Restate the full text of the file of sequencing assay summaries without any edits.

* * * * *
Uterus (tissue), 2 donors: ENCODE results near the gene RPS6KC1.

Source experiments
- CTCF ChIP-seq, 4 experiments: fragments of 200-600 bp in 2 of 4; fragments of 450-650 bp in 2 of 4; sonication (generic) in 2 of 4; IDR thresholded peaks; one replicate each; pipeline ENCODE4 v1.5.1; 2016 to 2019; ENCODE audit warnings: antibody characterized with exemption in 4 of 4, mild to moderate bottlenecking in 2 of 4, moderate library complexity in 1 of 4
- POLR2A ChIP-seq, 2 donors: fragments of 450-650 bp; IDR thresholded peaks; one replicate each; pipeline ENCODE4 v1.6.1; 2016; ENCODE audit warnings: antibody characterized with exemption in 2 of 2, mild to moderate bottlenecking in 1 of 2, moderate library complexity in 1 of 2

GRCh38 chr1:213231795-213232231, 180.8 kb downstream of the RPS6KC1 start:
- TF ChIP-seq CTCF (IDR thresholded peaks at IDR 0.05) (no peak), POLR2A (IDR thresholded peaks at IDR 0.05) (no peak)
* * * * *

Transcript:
Uterus (tissue), 2 donors: ENCODE results near the gene RPS6KC1.

Source experiments
- CTCF ChIP-seq, 4 experiments: fragments of 200-600 bp in 2 of 4; fragments of 450-650 bp in 2 of 4; sonication (generic) in 2 of 4; IDR thresholded peaks; one replicate each; pipeline ENCODE4 v1.5.1; 2016 to 2019; ENCODE audit warnings: antibody characterized with exemption in 4 of 4, mild to moderate bottlenecking in 2 of 4, moderate library complexity in 1 of 4
- POLR2A ChIP-seq, 2 donors: fragments of 450-650 bp; IDR thresholded peaks; one replicate each; pipeline ENCODE4 v1.6.1; 2016; ENCODE audit warnings: antibody characterized with exemption in 2 of 2, mild to moderate bottlenecking in 1 of 2, moderate library complexity in 1 of 2

GRCh38 chr1:213231795-213232231, 180.8 kb downstream of the RPS6KC1 start:
- TF ChIP-seq CTCF (IDR thresholded peaks at IDR 0.05) (no peak), POLR2A (IDR thresholded peaks at IDR 0.05) (no peak)